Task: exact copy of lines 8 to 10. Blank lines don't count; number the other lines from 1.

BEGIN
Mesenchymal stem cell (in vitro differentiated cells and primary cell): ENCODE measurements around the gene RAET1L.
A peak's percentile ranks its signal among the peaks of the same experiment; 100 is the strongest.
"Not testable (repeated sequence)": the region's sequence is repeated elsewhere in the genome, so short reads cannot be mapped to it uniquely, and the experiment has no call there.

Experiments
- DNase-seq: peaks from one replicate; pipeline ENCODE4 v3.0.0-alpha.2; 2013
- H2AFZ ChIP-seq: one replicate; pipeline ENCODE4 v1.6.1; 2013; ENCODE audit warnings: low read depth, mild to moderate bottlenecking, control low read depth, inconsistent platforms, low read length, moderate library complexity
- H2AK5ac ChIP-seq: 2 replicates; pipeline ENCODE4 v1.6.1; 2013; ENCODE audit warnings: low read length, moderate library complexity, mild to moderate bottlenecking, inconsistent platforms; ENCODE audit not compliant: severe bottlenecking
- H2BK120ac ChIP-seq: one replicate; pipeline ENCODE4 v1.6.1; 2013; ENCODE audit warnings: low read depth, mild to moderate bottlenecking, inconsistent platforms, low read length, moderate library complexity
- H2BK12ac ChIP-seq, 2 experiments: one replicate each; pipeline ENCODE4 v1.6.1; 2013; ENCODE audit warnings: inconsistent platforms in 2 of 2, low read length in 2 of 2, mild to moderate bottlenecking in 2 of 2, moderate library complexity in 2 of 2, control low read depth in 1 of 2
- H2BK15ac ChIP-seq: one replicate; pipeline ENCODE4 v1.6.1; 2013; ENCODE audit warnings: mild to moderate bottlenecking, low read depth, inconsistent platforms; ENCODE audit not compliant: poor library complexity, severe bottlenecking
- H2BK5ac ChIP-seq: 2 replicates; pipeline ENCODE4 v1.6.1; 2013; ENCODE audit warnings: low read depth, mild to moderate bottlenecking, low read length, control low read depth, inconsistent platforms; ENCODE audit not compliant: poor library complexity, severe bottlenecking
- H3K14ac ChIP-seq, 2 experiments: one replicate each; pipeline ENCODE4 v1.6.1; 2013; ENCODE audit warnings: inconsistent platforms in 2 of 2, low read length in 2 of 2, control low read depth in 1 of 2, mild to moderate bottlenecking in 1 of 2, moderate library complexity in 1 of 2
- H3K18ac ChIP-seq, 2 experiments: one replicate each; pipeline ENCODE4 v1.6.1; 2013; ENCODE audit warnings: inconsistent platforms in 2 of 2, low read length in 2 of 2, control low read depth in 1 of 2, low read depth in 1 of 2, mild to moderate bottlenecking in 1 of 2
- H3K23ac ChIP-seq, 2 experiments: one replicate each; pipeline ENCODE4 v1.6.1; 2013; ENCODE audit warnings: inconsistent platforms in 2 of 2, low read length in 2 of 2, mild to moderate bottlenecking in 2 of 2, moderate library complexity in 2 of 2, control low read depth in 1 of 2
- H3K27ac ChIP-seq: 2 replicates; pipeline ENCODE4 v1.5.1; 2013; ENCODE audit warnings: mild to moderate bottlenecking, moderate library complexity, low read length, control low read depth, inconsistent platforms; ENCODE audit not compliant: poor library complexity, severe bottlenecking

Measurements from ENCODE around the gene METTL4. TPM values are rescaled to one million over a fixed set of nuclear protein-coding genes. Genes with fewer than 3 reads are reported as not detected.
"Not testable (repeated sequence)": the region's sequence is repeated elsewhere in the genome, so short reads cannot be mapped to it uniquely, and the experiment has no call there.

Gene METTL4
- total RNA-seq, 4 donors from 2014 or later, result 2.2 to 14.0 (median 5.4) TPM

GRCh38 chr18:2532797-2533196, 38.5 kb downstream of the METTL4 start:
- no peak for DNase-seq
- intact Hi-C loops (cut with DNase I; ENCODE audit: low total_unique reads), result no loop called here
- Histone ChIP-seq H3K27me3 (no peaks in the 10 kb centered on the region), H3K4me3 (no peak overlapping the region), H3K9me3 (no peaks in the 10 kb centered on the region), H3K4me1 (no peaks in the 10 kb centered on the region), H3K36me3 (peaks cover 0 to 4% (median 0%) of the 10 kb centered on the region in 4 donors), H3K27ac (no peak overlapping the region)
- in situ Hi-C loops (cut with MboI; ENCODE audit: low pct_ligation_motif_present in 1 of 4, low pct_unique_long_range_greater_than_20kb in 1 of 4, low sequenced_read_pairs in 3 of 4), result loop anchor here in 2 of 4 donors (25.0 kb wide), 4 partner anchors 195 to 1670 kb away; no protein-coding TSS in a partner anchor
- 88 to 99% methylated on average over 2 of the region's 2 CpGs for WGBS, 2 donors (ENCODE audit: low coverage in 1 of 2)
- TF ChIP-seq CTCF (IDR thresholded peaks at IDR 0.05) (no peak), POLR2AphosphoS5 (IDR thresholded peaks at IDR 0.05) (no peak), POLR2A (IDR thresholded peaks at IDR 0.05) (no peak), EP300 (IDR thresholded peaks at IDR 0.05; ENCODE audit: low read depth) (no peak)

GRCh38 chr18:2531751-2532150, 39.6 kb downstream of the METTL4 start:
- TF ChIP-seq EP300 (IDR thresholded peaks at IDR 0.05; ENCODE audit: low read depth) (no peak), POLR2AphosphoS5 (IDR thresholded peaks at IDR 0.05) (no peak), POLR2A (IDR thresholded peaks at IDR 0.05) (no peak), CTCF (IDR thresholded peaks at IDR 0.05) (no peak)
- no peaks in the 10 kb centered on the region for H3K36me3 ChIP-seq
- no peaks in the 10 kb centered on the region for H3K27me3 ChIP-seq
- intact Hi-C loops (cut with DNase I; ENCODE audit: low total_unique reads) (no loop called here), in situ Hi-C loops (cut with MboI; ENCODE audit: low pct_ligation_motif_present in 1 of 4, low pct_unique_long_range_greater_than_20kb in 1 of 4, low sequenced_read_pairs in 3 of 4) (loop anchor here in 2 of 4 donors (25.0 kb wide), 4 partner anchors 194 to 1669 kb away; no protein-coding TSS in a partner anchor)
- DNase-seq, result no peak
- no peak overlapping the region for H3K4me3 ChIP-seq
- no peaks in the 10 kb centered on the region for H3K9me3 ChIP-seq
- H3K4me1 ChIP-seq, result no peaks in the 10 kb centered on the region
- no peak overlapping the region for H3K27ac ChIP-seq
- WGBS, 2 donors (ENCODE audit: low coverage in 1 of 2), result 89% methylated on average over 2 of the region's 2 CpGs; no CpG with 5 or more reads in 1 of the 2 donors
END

- H2BK120ac ChIP-seq: one replicate; pipeline ENCODE4 v1.6.1; 2013; ENCODE audit warnings: low read depth, mild to moderate bottlenecking, inconsistent platforms, low read length, moderate library complexity
- H2BK12ac ChIP-seq, 2 experiments: one replicate each; pipeline ENCODE4 v1.6.1; 2013; ENCODE audit warnings: inconsistent platforms in 2 of 2, low read length in 2 of 2, mild to moderate bottlenecking in 2 of 2, moderate library complexity in 2 of 2, control low read depth in 1 of 2
- H2BK15ac ChIP-seq: one replicate; pipeline ENCODE4 v1.6.1; 2013; ENCODE audit warnings: mild to moderate bottlenecking, low read depth, inconsistent platforms; ENCODE audit not compliant: poor library complexity, severe bottlenecking